To push through their "sweetheart deals," to corporatize
the crops we grow, the water we drink, the air we breathe, and
the dreams we dream, corporate globalization needs an international
confederation of loyal, corrupt, authoritarian governments in
poorer countries to push through unpopular reforms and quell the
Corporate Globalization-or shall we call
it by its name?-Imperialism-needs a press that pretends to be
free. It needs courts that pretend to dispense justice.
Meanwhile, the countries of the North
harden their borders and stockpile weapons of mass destruction.
After all they have to make sure that it's only money, goods,
patents and services that are globalized. Not the free movement
of people. Not a respect for human rights. Not international treaties
on racial discrimination or chemical and nuclear weapons or greenhouse
gas emissions or climate change, or-god forbid-justice.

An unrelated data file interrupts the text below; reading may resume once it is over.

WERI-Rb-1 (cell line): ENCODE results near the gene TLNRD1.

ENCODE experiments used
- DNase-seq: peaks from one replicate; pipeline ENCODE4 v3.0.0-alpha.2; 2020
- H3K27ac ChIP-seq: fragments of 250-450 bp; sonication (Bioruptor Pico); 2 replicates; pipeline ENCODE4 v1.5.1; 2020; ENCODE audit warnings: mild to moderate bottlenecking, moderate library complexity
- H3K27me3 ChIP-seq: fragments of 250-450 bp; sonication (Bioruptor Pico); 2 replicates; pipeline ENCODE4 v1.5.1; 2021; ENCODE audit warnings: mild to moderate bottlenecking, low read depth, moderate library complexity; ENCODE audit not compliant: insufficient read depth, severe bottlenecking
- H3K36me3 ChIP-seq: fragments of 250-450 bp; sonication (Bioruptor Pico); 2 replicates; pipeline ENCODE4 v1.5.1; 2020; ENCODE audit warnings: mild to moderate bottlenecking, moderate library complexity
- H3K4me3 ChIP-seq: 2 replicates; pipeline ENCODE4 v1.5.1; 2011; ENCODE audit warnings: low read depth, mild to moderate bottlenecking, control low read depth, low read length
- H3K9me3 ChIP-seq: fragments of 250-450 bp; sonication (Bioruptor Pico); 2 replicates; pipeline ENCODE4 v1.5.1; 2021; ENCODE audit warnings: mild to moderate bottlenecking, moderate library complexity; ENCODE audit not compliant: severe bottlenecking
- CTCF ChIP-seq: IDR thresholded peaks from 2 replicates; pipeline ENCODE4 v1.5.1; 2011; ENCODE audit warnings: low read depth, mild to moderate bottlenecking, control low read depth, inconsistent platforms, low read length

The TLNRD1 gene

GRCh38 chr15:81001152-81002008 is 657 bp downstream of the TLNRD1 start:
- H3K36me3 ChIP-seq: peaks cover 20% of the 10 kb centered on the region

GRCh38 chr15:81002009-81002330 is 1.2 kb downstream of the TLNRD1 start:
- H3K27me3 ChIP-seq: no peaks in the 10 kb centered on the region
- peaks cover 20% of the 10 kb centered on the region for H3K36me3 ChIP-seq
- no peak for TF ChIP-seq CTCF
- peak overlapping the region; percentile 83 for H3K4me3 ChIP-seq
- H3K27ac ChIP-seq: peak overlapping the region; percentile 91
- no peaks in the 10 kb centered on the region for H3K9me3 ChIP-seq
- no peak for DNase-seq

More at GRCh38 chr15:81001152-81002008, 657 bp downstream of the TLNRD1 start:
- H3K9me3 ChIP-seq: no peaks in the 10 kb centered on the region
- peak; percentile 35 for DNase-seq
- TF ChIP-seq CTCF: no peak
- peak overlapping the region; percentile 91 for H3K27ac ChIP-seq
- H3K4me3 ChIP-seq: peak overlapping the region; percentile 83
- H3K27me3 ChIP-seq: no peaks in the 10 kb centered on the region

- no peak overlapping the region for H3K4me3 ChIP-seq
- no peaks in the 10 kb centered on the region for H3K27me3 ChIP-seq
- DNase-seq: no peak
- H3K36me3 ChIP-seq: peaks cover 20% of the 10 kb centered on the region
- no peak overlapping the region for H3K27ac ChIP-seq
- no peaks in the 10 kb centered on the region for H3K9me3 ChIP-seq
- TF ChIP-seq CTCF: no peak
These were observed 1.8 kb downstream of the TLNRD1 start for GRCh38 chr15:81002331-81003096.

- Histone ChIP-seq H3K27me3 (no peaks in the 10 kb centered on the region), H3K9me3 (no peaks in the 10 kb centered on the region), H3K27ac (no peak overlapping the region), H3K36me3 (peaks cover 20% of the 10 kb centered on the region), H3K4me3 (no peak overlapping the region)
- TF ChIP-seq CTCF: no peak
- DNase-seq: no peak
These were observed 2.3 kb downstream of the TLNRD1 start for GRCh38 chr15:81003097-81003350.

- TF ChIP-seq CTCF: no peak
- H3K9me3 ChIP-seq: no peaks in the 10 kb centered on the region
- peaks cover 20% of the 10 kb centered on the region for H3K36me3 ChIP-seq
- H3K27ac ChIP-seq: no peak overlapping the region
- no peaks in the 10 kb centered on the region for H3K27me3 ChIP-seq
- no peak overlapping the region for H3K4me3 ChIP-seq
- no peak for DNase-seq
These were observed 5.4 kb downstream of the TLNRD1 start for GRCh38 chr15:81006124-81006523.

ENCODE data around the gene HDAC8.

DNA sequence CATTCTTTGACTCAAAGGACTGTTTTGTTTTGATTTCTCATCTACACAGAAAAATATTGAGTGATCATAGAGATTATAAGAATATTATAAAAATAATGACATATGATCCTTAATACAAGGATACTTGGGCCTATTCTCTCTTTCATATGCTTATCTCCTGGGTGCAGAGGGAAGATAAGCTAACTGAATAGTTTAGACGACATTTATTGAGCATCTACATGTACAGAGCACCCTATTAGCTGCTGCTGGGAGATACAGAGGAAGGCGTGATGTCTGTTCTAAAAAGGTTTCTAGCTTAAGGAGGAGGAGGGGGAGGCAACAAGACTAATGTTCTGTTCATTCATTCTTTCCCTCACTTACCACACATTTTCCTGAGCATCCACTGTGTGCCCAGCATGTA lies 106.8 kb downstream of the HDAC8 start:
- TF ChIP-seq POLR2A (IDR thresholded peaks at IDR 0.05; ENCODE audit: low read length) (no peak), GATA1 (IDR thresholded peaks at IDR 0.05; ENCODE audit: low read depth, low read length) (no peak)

So this-all this-is "empire."
This loyal confederation, this obscene accumulation of power,
this greatly increased distance between those who make the decisions
and those who have to suffer them.
Our fight, our goal, our vision of Another
World must be to eliminate that distance.
So how do we resist "Empire"?
The good news is that we're not doing
too badly. There have been major victories. Here in Latin America
you have had so many-in Bolivia, you have Cochabamba. In Peru,
there was the uprising in Arequipa, In Venezuela, President Hugo
Chavez is holding on, despite the U.S. government's best efforts
And the world's gaze is on the people
of Argentina, who are trying to refashion a country from the ashes
of the havoc wrought by the IMF.
In India the movement against corporate
globalization is gathering momentum and is poised to become the
only real political force to counter religious fascism.
As for corporate globalization's glittering
ambassadors-Enron, Bechtel, WorldCom, Arthur Anderson-where were
they last year, and where are they now?
And of course here in Brazil we must ask...who
was the president last year, and who is it now?
Still, many of us have dark moments of